State’s outbound move rate even higher than in 2005; Michigan tied for highest rate with North Dakota; problem is “issue of opportunity,” say Mackinac Center analysts
For Immediate Release
MIDLAND — Michigan residents continue to leave the state at alarming rates that have accelerated since 2005, according to Mackinac Center for Public Policy analysis of data released this morning from United Van Lines, America’s largest household mover. In 2006, 66 percent of United Van Lines’ Michigan-related moves took households out of Michigan, rather than into the state, tying Michigan with North Dakota for the highest rate of outbound moves in the continental United States. Michigan’s UVL outbound rate was second highest in the nation in 2005, and the continued exodus in 2006 prompted Mackinac Center scholars to caution policymakers against raising the price of living, working and investing in Michigan.
Mackinac Center Adjunct Scholar Michael Hicks, a professional econometrician, has found United Van Lines and U.S. Census data to be highly correlated, making UVL data a helpful leading indicator of migration patterns. Using Internal Revenue Service data, Hicks and Mackinac Center Fiscal Policy Director Michael D. LaFaive also found that Florida may have become the number one destination state of Michigan expatriates, with 14 percent of all 2004 moves going to the Sunshine State. "Indeed," Hicks noted, "14 percent is such a significant percentage that there is more than retirement going on here. This is an issue of opportunity."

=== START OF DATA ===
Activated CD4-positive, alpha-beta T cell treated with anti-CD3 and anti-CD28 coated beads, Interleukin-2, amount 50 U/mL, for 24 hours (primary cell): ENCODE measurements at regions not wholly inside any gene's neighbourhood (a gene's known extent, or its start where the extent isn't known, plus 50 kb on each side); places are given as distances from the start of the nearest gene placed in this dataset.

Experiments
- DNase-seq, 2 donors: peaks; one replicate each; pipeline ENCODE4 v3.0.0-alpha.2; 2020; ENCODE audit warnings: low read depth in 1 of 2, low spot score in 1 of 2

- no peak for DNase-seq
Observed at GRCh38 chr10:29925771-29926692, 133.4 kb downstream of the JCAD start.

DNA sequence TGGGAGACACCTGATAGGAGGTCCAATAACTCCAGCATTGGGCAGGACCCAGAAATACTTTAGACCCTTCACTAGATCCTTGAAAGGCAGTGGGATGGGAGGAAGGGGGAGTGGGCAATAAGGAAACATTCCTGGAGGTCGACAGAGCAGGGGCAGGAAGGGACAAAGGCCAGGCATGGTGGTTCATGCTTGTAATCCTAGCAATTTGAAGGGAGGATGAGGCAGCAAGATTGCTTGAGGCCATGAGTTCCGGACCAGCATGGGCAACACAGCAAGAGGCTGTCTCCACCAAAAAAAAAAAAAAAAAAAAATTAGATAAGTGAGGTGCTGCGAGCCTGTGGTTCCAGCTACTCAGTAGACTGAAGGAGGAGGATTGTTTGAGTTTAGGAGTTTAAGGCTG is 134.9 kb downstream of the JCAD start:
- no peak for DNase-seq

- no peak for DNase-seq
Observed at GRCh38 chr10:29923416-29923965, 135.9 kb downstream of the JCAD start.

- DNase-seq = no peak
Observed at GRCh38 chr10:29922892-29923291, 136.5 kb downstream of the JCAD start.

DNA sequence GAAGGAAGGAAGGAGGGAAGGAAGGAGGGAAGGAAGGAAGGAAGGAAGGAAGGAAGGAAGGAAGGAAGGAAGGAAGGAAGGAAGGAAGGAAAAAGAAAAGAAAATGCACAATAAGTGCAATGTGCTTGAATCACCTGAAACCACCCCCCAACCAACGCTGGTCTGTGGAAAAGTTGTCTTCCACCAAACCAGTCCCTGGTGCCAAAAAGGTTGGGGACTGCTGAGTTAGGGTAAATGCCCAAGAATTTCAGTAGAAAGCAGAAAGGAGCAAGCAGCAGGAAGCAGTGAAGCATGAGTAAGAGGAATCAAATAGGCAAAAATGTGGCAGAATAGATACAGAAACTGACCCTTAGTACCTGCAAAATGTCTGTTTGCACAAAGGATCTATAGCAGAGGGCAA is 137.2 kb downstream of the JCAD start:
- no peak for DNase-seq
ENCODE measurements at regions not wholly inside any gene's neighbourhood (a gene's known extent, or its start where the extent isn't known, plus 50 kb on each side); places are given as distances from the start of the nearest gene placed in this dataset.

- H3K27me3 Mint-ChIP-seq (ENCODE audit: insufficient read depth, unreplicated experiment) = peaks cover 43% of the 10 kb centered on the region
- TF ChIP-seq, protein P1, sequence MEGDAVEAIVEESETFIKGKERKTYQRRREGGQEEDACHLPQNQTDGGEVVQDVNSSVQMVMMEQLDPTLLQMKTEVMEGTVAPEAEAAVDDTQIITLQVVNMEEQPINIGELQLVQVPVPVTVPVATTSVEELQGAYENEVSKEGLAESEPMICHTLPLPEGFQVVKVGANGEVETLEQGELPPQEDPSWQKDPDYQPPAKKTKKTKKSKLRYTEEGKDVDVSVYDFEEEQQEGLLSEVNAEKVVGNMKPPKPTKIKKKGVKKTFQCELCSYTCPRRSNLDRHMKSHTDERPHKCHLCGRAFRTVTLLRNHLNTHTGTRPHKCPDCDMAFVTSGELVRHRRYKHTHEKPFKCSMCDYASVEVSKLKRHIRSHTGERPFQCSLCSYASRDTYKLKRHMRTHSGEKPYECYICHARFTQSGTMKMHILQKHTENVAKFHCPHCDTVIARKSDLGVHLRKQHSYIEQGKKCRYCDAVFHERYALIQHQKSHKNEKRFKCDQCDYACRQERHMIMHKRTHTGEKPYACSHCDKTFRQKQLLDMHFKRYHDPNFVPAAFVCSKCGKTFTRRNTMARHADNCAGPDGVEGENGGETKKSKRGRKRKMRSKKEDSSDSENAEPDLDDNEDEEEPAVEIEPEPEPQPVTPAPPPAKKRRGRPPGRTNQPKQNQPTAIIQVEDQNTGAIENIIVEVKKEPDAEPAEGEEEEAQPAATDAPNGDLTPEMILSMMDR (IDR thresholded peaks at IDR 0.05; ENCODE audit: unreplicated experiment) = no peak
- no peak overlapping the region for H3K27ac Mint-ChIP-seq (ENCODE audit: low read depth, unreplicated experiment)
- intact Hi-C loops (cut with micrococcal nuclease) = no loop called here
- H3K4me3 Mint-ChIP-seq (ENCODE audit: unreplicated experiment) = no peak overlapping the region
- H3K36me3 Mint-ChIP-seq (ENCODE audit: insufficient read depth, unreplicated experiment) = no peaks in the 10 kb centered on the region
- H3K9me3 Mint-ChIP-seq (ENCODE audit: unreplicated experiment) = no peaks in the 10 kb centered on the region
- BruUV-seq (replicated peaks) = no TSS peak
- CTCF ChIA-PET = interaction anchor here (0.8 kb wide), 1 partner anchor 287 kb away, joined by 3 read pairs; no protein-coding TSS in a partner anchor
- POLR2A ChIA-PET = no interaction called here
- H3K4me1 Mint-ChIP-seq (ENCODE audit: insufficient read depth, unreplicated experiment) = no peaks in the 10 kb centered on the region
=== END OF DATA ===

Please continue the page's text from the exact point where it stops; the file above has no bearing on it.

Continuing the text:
"Michigan residents continue to flee the Great Lake State for opportunity elsewhere," said LaFaive. "Policymakers in Lansing would be ill-advised to give job providers or people any other reason to leave by raising taxes or imposing other costs on the economy." LaFaive noted that according to the UVL data, Michigan’s outbound rate is 2.1 percentage points higher than in 2005 and less than one percentage point lower than Michigan’s all-time outbound record, set in 1981.
LaFaive and Hicks have published a commentary about the new data and its implications for Michigan on the Mackinac Center’s Web site. LaFaive and Hicks present empirical and anecdotal evidence in their essay suggesting that policy decisions can influence state-to-state migration. They also caution against one of the more popular solutions to Michigan’s economic woes frequently discussed in Lansing: higher spending on higher education.
"Research shows that spending more on higher education may slow the real rate of a state’s economic growth," LaFaive observed.